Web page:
vl automotive destino

Bob Lutz has had grandiose performance luxury car dreams before – Cunningham C7, anyone? – but the VL Automotive Destino that was just unveiled at the Detroit Auto Show was certainly a surprise, even to long-time Lutz-watchers. As a reminder, the Destino is a Fisker Karma with a 638-horsepower supercharged LS9 V8 transplanted from a Chevrolet Corvette ZR1. Plug? Gone. High-tech lithium-ion battery? Sold back to Fisker.

"I just heard so many people say, I love the Fisker Karma but I'm not going to buy it because I don't want that electric drivetrain."

For now, the Destino project remains small. Bob Lutz tells AutoblogGreen that VL Automotive has so far purchased eight Karmas, and two have been turned into finished engineering prototypes. Fisker says a total of 20 have been ordered. Still, Lutz believes this is a car with an audience. "I just heard so many people say, I love the Fisker Karma but I'm not going to buy it because I don't want that electric drivetrain with the four-cylinder engine," he said. "So, when you think about it, for a car in that category, here's this ultra-luxurious, super-low, super-sporty, beautifully designed four-door sedan. Probably ten percent of the possible customers want that in an electric form with a four-cylinder."

To satisfy the other 90 percent Lutz envisions, VL Automotive buys the Karmas and then removes the battery pack (carefully setting it aside) at VL Automotive's headquarters in Auburn Hills, Michigan – not far from Lutz's old job at Chrysler. "We were able to run the driveshaft right down the battery tunnel and we had to make a modification where the battery tunnel ends and the rear firewall starts, because the Corvette transaxle intruded somewhat, so we had to make a little aluminum doghouse that's welded to the vertical rear panel," Lutz told us. "They had a gas tank, but there's all this room left over." In the future, the conversions will be even easier, since VL will buy glider chassis direct from Valmet, in Finland, Lutz said.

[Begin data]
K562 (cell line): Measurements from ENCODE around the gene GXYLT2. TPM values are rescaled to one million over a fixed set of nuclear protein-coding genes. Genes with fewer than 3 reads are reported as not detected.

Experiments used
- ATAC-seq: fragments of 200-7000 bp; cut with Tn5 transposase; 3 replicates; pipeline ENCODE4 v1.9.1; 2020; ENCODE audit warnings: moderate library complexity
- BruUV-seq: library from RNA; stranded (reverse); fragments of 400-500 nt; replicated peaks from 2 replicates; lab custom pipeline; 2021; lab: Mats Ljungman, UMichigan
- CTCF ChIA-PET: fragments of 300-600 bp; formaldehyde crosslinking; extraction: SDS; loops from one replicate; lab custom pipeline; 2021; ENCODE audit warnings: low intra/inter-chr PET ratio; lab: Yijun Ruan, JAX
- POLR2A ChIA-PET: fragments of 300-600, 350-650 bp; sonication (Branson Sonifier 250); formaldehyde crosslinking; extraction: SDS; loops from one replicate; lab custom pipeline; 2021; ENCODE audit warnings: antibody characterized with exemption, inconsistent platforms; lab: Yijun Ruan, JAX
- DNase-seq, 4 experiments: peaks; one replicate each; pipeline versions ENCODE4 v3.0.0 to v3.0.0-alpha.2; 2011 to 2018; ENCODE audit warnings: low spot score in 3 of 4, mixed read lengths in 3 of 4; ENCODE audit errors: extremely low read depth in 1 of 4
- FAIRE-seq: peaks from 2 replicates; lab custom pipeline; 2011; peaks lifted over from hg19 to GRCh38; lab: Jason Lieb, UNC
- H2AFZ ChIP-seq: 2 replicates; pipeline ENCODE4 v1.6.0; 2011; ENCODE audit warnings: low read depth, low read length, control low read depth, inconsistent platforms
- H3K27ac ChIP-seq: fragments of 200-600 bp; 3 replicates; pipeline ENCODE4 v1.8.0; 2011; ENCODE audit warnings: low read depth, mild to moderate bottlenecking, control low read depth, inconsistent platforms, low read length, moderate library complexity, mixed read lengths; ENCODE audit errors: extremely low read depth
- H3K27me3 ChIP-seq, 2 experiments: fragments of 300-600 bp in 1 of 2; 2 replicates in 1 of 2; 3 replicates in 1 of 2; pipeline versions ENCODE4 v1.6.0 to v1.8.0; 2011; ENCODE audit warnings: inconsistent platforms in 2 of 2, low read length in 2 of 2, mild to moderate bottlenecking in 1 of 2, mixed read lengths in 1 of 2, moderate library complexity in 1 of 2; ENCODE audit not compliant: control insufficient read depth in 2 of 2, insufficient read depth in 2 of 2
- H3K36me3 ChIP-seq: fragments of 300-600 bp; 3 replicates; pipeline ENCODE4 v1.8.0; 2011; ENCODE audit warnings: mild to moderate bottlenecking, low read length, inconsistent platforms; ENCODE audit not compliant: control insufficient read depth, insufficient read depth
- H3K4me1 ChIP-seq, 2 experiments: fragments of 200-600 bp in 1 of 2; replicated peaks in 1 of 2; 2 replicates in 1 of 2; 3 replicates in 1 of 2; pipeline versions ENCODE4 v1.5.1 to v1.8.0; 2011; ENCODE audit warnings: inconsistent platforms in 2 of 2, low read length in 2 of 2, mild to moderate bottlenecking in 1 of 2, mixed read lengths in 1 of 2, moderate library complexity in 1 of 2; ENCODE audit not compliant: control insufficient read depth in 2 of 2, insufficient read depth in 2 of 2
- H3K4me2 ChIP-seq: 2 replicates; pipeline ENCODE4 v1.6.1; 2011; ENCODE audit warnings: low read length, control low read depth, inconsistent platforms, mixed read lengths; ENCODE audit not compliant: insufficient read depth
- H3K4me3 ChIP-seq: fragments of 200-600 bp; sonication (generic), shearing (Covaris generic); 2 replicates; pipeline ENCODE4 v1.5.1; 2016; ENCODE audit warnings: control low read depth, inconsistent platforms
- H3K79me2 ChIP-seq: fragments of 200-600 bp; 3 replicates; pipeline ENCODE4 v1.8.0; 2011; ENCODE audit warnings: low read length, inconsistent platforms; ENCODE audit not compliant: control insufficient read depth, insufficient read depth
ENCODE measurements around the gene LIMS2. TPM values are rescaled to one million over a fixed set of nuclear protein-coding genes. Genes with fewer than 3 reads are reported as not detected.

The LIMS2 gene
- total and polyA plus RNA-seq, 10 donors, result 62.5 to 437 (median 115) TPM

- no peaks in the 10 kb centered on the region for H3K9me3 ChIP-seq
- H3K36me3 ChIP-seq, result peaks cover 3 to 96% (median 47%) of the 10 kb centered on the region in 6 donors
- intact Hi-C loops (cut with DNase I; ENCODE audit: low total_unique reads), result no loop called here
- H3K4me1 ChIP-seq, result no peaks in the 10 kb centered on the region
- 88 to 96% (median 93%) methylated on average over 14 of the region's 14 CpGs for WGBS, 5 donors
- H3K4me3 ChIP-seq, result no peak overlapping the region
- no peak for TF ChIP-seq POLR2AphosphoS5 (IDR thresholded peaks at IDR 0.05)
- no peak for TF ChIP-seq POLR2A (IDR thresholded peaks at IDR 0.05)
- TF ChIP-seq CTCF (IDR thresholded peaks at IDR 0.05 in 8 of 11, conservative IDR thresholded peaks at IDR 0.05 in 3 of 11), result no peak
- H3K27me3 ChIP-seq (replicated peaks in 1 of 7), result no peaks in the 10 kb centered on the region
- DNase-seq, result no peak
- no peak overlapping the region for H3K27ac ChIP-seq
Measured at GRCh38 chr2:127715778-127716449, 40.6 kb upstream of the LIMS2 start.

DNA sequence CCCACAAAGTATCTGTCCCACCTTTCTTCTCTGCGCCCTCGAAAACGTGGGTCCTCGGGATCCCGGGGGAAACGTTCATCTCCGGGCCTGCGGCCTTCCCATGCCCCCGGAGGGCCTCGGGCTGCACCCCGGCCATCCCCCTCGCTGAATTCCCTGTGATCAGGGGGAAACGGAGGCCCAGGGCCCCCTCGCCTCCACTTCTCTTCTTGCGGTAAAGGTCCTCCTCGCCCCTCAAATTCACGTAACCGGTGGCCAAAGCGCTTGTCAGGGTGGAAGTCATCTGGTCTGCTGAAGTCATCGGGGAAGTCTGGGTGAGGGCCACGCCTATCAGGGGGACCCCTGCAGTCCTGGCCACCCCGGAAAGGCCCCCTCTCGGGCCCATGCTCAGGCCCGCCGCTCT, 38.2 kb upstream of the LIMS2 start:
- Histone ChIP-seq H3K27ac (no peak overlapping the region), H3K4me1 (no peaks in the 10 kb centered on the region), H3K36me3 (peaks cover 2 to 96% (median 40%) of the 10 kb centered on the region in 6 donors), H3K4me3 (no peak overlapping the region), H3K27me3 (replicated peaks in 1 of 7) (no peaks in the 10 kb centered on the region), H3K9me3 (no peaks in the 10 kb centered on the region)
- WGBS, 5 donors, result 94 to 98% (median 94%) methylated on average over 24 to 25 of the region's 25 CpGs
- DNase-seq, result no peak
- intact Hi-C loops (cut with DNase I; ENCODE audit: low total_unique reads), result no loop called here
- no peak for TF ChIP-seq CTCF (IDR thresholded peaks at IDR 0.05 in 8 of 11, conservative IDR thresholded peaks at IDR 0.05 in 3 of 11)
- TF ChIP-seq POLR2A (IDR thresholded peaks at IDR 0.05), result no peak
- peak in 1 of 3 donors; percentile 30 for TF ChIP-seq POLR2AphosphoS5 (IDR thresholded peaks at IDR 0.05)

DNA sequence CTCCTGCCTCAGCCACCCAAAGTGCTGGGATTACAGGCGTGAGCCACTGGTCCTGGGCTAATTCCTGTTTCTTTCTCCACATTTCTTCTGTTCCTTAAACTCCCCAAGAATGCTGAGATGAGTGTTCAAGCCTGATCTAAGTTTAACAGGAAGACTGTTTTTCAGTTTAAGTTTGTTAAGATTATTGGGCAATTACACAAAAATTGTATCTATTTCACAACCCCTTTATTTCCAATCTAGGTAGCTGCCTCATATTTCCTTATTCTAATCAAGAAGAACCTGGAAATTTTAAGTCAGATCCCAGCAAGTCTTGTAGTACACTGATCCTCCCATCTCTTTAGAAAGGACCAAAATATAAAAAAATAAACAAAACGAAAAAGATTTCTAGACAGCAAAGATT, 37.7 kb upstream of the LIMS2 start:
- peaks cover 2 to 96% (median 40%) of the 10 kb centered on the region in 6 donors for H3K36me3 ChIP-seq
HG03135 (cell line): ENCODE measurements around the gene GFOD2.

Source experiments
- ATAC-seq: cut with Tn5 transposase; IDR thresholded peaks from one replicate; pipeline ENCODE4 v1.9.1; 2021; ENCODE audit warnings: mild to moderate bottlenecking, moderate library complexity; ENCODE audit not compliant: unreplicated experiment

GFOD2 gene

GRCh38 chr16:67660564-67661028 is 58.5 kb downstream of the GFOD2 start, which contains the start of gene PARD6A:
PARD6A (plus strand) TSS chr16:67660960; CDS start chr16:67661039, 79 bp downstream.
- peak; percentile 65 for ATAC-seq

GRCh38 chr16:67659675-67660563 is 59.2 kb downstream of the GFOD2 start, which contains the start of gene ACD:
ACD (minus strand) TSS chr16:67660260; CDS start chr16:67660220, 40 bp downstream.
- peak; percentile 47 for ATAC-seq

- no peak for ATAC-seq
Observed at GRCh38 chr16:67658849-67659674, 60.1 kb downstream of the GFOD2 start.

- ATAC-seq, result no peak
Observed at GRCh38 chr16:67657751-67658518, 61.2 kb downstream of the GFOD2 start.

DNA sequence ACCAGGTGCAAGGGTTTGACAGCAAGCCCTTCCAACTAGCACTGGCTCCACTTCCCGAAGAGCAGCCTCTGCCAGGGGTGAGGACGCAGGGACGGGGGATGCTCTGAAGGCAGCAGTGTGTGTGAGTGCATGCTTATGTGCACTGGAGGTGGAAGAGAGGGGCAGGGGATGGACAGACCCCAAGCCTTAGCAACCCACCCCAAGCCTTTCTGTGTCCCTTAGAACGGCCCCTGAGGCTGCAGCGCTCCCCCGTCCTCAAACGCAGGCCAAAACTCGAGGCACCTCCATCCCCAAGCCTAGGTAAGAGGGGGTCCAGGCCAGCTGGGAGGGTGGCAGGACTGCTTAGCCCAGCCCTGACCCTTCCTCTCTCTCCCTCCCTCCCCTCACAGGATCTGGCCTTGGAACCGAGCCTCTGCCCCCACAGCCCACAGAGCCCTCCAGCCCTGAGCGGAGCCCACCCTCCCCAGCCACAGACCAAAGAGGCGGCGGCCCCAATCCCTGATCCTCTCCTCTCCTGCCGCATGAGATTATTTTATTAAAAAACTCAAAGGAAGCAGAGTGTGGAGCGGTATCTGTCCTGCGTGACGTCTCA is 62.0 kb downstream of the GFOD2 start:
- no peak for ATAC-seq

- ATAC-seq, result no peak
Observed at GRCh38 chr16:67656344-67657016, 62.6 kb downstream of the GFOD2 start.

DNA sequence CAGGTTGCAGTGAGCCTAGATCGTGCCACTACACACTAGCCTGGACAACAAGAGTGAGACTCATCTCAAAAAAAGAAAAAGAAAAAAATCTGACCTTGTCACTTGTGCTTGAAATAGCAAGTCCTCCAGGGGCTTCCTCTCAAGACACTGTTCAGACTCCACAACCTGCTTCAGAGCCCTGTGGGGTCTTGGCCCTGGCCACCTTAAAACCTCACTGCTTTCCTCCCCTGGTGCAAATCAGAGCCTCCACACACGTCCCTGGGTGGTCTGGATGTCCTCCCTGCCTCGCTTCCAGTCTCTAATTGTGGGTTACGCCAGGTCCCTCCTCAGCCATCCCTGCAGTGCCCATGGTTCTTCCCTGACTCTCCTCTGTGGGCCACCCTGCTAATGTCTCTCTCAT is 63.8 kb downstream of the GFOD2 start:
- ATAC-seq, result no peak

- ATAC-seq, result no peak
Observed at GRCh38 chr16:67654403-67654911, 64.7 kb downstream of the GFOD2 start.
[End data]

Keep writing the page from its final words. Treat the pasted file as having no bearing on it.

From Fisker's point of view, buying the Karmas whole is actually a good thing, Lutz believes. "[Fisker] has had incredible hard luck," he said, "And with the battery supplier not producing batteries, they're actually glad if we buy new ones and ship the batteries and the electrical back to them for a credit – that permits them to build more cars."

That's a nice, symbiotic relationship, but Roger Ormisher, Fisker's senior director of global corporate communications & PR, confirmed to AutoblogGreen that this project is not a joint partnership or strategic alliance. He added:

Fisker believes that it [Destino] speaks to the appeal of the Karma and its stunning, award-winning design that coachbuilders are wanting to take our cars and modify and customize them. We join many famous brands in automotive history that have been the subject of customization and modification.

When the Destino becomes available, the price is expected to be around $180,000.